Professor H2O Glossary of Water Related TermsThere are 5998 entries in this glossary.
A fertile or green spot in a desert or wasteland - made so by the presence of water.
Species that are found only in Wetlands - e.g. - cattail (Typha latifolia) as opposed to Ubiquitous Hydrophytes - species that grow either in wetland or on upland areas
A well used to monitor changes in water levels of an aquifer and to obtain samples for water quality analyses. Also see Wellhead Protection Program.
|Obsidian Hydration Studies||
A method of determining the approximate age of an obsidian artifact by the measurement of the thickness of a microscopically visible
Includes - but is not limited to - any dam - wall - wharf - embankment - levee - dike - pile - abutment - protection - excavation - channelization - bridge - conduit - culvert - building - wire - fence - rock - gravel refuse - fill - structure - vegetation or other material in - along - across or projecting into any watercourse which may alter - impede - retard or change the direction and/or velocity of the flow of water - or due to its location - its propensity to snare or collect debris carried by the flow of water - or its likelihood of being carried downstream.
|OCAP -Operating Criteria and Procedures-||
Operating criteria originally instituted in 1967 for water diversions and irrigation of the Newlands (Irrigation) Project [Nevada] in the Carson River Basin and designed to maximize use of Carson River flows to satisfy project requirements and minimize diversions from the Truckee River. Current OCAP requirements for this project were set in 1988 and according to Public Law 101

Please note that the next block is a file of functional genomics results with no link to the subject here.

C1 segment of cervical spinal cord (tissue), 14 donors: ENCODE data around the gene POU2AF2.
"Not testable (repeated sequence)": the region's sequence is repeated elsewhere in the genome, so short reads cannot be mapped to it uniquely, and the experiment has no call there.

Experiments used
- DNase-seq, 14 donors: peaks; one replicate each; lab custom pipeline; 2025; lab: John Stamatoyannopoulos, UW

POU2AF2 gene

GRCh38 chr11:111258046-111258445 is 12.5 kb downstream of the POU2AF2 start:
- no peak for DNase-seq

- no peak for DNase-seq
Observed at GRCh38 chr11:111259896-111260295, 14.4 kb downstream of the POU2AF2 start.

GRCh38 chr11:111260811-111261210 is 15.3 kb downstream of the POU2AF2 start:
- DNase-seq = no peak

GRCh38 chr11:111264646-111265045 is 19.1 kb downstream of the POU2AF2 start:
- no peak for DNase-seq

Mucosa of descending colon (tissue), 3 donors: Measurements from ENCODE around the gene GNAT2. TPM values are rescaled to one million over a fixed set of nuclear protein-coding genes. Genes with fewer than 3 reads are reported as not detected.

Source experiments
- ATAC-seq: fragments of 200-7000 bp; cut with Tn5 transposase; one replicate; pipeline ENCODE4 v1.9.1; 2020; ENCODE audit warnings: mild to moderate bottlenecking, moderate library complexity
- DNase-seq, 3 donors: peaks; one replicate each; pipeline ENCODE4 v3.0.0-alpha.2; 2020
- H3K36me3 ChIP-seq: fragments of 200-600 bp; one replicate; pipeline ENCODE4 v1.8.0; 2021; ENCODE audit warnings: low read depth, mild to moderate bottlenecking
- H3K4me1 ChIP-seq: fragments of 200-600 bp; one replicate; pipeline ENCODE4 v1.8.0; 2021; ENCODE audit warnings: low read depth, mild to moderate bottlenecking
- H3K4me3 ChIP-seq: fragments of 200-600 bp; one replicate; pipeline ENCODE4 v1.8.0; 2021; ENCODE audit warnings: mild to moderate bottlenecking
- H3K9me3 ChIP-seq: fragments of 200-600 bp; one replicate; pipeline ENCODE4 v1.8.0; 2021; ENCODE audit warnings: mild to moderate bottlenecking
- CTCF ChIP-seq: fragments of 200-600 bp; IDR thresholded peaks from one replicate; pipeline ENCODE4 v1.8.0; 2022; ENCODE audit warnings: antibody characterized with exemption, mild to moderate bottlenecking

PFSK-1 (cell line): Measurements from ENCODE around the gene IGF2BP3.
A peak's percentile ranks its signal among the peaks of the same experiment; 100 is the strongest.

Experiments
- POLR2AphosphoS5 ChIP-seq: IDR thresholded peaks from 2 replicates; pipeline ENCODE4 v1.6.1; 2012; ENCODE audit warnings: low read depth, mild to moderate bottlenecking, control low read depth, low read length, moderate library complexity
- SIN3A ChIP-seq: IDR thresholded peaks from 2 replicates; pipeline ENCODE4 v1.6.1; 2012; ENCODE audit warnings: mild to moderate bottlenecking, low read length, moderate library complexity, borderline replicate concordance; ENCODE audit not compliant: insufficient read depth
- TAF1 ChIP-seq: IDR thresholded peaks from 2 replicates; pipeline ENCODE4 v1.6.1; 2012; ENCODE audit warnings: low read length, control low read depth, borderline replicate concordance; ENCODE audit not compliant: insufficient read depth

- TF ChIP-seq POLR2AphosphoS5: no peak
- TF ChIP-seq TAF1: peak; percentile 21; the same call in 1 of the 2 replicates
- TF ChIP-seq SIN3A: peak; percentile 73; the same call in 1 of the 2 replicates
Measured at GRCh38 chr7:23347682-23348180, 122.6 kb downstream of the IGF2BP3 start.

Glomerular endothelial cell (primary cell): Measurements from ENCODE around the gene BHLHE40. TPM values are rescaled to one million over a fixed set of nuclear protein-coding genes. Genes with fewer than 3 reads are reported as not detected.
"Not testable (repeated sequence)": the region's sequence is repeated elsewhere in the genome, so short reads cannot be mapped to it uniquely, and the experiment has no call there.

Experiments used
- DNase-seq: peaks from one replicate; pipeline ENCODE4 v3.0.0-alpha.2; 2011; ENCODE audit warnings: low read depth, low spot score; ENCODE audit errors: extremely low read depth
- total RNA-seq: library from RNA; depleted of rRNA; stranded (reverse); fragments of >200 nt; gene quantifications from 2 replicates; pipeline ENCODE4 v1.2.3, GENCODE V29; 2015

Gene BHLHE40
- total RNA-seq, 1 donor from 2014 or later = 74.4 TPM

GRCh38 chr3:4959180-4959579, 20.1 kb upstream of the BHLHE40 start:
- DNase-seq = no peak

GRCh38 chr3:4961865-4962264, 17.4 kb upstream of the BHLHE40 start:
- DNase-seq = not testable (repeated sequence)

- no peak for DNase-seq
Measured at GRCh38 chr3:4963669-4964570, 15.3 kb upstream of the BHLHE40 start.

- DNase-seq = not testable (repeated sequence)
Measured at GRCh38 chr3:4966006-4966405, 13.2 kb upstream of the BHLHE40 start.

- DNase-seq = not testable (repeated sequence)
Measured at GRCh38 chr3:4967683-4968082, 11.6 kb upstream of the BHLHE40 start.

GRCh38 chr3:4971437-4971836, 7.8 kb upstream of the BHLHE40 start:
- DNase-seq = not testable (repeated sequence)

The widespread (cloudiness and precipitation) that results when the faster-moving cold front overtakes the warm front and lifts it aloft - often stalling in the process.
Generally - the whole body of salt water which covers nearly three fourths of the surface of the globe. The average depth of the ocean is estimated to be about 13,000 feet (3,960 meters); the greatest reported depth is 34,218 feet (10,430 meters) - north of Mindanao in the Western Pacific Ocean. The ocean bottom is a generally level or gently undulating plain - covered with a fine red or gray clay - or - in certain regions - with ooze of organic origin. The water - whose composition is fairly constant - contains on the average 3
|Ocean Discharge Waiver||
A variance from Clean Water Act (CWA) requirements for discharges into marine waters.
|Ocean Dumping Permit||
Under the Ocean Dumping Ban Act of 1988 - which amended the 1972 Marine Protection - Research - and Sanctuaries Act (MPRSA) - no new permits for the dumping of sewage sludge or industrial waste are allowed - and all holders of existing permits were forced to cease ocean dumping of these materials on December 31 - 1991.
|Ocean Floor Sediment||
Unconsolidated materials that settle and accumulate on the floor of the deep ocean. These materials can be fine muds and clays - quartz grains - dust - glacial debris comprised of microscopic shells of plants or animals - and substances precipitated directly from seawater.
|Ocean Thermal Energy Conversion -OTEC-||
Electricity generation by making use of the temperature difference (as much as 20EC - or 68EF - in the tropics) between the top and bottom layers of the ocean to convert a fluid to vapor - which in turn powers a turbine generator. Low efficiency and saltwater corrosion are two current technical problems with the implementation of OTEC.
|Ocean Thermal Gradients||
The temperature difference between deep and surface water in the oceans. Oceanography
A person trained to live in underwater installations and conduct - assist in - or be a subject of scientific research. Also called Aquanaut.
The oceans of the world include the North and South Atlantic Oceans - the North and South Pacific Oceans - the Arctic Ocean - the Antarctic Ocean - and the Indian Ocean. Figuratively - these are referred to as the Seven Seas.